American and British English are both "variants" of the English Language, more similar than different, especially with "educated" or "scientific" English. Most divergence is due to differences in national history and national cultural development, varying regional and local idioms and colloquialisms, and media/advertising influences.
The following general categories of difference between standard American English (SAE) and standard British English (SBE) each have their own sociolectic value:
I. Different Pronunciation, although same spelling
Advertisement (advert, ad)
Controversy, Laboratory, Secretary
Leisure, schedule, dance, dynasty
Renaissance, oregano, clerk [bank, office], ate
'PC'-influence examples: harass, harassment, Uranus, etc.
II. Different Spelling, although same pronunciation
Colour — color, Centre — center
Cheque — check (noun form [bank]; verb "to check" the same)
Defence — defense (noun form), Licence (noun form) — license
Alright — all right; Manoeuvre — maneuver; tyre — tire
Ageing — aging; Whisky — whiskey (U.S. & Ireland)
Gaol — jail
III. Same Term, different but similar spelling and pronunciation
Aluminium — aluminum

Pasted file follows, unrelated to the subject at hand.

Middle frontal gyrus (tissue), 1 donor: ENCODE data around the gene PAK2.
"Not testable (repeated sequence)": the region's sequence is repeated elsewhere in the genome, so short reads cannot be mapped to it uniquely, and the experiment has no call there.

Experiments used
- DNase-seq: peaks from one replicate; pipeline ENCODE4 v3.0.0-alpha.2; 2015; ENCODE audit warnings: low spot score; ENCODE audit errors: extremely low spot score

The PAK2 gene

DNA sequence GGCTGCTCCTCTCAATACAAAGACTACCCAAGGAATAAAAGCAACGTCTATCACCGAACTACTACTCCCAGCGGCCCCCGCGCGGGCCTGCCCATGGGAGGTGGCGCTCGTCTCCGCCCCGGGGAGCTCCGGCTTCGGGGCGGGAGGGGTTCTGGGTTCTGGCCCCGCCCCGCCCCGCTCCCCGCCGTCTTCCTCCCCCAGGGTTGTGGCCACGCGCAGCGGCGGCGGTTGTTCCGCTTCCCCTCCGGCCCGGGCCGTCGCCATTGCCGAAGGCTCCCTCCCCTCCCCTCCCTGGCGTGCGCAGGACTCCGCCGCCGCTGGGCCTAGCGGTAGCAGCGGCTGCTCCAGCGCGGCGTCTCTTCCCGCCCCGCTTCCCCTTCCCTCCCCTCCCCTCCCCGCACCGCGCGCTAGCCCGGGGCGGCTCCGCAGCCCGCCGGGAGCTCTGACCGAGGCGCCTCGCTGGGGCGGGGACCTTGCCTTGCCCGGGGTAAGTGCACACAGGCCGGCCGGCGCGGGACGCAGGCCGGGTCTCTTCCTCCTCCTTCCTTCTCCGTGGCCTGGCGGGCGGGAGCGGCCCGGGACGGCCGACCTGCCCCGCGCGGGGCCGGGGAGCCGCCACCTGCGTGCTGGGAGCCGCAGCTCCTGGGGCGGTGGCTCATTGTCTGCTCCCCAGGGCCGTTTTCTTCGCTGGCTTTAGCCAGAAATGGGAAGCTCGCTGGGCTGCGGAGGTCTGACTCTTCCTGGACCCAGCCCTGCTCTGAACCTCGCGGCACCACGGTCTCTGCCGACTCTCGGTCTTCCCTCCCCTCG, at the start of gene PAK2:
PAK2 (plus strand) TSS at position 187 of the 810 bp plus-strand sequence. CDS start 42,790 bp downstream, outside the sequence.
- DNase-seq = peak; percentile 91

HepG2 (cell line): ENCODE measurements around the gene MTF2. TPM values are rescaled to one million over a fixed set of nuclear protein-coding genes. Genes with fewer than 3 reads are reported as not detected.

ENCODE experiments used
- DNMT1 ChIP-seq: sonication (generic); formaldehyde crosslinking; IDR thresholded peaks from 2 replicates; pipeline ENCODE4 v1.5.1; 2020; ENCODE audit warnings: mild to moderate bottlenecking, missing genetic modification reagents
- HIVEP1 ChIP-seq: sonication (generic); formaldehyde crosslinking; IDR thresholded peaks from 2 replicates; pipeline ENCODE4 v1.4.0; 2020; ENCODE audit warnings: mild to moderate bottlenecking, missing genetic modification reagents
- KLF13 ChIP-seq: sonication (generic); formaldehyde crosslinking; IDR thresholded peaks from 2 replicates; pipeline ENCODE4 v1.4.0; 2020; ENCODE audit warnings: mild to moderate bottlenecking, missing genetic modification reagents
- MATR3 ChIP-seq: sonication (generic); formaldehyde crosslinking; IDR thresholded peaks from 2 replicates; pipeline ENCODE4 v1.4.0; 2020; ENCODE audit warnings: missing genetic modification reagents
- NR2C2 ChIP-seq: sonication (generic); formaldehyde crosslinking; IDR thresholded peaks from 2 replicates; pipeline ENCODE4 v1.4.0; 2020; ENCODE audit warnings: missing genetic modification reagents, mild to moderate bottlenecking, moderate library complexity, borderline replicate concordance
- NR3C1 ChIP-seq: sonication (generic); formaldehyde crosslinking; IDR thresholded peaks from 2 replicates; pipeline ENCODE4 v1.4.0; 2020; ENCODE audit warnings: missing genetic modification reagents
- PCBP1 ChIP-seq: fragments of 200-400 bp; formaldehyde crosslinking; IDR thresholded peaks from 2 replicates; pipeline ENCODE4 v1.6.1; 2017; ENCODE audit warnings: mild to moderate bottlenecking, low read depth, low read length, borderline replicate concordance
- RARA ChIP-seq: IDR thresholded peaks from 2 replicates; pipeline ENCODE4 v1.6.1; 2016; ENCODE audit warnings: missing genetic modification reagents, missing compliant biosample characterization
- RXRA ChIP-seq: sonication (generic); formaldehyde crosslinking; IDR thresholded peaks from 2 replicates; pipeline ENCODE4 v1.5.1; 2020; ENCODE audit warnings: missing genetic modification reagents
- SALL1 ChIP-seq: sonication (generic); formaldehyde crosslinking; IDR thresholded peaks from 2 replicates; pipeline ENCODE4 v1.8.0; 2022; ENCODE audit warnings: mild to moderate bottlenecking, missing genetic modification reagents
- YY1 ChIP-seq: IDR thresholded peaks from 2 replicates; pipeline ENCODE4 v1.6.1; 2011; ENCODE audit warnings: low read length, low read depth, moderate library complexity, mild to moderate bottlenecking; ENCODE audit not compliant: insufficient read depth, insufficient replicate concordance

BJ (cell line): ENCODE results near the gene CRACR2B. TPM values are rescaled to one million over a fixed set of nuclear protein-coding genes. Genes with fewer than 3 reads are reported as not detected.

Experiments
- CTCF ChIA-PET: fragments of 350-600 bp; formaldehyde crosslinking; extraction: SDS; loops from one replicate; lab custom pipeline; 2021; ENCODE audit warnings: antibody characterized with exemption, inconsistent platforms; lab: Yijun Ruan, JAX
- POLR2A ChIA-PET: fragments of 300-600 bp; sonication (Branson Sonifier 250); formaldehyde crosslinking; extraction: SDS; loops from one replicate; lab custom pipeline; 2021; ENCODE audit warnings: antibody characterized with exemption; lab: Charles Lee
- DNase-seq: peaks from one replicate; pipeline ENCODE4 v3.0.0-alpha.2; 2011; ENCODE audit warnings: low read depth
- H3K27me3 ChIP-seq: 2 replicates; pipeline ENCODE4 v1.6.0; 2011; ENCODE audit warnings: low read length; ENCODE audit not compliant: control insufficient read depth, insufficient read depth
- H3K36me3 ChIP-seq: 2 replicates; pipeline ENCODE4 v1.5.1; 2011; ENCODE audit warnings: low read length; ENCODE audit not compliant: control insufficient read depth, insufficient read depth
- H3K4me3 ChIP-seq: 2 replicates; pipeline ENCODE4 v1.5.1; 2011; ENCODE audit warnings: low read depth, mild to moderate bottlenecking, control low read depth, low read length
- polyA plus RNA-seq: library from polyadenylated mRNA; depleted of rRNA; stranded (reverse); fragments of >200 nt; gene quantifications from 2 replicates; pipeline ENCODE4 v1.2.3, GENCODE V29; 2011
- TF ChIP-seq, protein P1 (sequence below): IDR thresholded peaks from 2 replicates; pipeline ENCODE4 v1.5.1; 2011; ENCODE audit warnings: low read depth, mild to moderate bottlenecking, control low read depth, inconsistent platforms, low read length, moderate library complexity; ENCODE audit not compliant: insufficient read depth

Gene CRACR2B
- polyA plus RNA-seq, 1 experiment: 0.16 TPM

Polythene — polyethylene
Maths — math (shortening of "mathematics")
Rise — raise (more money in salary, wages)
IV. Same Words, Different or Additional Meanings in One Variety
Pavement (GB) = Sidewalk (US); Pavement (US) = Road (GB)
I married a homely girl. The opening of our new play was a bomb!
Nigel and Trevor purchased 7-day Travelcard season tickets.
Evelyn took a coin out of [his/her] purse (GB=male, coin purse; US=female, handbag)
The committee tabled the motion (put it on the table).
We all had tea and biscuits. (cf Harry Potter, 'crumpets' vs 'English muffins')
The corn harvest was exceptional this year. (cf. "maize", "sweetcorn")
We needed a torch for the dark trail. (cf. flashlight, electric torch, flaming torch)
IBM made over a billion dollars last year. (cf "thousand million"; changing GB standards)
Trousers (GB) = Pants (US); Pants (US) = underwear (GB)
Jumper (GB) = Sweater (US); Jumper (US) = pinafore [dress] (GB)
Shorts (US) = underwear (GB); Vest (US) = underwear (GB)
Pekka was climbing in the lime tree (lehmus, cf linden, basswood, common lime)